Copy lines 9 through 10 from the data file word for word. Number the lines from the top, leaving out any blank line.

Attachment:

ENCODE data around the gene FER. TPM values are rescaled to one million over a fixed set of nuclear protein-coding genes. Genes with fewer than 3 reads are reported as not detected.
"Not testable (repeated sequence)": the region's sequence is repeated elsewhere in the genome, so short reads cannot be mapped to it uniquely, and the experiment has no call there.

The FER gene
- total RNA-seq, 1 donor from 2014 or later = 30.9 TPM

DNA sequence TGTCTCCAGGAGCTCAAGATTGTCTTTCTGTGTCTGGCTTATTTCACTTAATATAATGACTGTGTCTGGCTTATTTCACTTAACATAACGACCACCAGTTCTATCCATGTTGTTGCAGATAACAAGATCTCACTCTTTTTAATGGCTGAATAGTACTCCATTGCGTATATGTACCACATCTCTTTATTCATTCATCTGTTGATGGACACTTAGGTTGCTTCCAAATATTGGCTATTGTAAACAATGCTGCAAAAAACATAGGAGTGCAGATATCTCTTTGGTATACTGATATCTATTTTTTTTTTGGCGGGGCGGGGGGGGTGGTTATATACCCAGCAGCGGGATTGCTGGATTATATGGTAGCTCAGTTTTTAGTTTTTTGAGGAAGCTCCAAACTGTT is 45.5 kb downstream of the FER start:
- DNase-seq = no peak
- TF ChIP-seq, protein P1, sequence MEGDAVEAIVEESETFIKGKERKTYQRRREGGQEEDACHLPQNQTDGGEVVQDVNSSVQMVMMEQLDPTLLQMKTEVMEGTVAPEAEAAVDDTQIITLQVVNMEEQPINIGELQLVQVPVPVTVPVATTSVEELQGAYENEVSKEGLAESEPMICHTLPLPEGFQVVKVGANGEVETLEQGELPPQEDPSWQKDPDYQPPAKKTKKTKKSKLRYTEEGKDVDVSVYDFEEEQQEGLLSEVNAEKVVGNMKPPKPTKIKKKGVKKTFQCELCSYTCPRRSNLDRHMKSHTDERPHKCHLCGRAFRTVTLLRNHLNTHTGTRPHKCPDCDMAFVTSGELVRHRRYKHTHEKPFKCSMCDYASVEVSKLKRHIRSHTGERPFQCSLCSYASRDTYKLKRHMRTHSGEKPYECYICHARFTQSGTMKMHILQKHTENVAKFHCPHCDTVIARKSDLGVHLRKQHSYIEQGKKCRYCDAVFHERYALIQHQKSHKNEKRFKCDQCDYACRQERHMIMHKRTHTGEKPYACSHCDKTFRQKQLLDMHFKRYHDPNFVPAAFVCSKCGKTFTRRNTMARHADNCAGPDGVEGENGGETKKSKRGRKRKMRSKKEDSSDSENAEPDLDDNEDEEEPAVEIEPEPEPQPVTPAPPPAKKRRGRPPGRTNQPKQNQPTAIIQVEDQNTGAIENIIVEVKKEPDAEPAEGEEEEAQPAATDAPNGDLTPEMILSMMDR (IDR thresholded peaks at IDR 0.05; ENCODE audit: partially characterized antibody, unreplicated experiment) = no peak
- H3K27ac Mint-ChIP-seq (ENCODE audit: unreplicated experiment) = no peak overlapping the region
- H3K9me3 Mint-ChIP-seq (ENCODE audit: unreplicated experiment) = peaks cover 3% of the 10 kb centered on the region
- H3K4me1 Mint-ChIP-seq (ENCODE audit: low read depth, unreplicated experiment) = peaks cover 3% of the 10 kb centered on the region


- H3K9me3 Mint-ChIP-seq (ENCODE audit: unreplicated experiment) = peaks cover 3% of the 10 kb centered on the region
- H3K4me1 Mint-ChIP-seq (ENCODE audit: low read depth, unreplicated experiment) = peaks cover 3% of the 10 kb centered on the region